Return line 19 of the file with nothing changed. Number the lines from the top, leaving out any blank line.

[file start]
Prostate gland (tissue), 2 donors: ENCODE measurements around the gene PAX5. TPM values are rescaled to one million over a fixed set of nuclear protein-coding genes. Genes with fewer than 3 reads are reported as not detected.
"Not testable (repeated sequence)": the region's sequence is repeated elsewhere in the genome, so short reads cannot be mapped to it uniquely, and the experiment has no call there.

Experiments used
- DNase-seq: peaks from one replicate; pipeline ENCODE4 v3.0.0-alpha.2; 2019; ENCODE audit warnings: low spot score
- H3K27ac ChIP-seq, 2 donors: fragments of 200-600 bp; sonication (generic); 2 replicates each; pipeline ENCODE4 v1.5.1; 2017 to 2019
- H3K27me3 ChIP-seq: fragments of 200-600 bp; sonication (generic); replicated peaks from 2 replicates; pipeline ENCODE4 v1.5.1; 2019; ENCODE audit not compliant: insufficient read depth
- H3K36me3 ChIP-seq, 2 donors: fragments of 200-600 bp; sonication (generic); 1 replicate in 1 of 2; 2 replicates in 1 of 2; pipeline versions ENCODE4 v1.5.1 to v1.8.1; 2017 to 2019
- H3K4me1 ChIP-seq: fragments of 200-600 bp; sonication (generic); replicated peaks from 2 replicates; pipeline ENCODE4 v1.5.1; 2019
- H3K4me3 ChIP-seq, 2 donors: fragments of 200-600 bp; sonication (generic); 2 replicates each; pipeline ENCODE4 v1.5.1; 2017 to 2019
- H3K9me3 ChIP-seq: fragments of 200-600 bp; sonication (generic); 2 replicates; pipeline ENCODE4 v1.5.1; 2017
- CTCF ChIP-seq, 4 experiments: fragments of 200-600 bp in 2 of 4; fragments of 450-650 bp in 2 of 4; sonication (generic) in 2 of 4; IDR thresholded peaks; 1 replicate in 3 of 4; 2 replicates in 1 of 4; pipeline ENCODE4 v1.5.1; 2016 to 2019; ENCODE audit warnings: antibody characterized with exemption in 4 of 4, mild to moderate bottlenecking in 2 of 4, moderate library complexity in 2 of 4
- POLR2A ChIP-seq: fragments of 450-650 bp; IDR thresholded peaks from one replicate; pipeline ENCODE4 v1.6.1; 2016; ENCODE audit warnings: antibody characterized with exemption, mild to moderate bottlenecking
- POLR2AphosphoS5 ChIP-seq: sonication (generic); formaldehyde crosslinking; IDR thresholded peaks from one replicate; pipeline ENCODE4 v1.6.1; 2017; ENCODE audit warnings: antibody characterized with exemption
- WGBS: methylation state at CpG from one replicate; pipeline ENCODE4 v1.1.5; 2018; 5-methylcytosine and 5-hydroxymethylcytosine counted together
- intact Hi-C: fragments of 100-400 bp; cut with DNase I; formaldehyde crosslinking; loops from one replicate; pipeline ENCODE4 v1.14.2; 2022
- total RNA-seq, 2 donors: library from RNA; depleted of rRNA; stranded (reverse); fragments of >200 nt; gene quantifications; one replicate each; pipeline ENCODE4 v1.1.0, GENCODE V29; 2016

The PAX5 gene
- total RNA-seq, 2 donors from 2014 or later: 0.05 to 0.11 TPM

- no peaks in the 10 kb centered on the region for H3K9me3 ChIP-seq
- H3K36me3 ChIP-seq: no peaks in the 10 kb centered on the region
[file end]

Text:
- no peaks in the 10 kb centered on the region for H3K9me3 ChIP-seq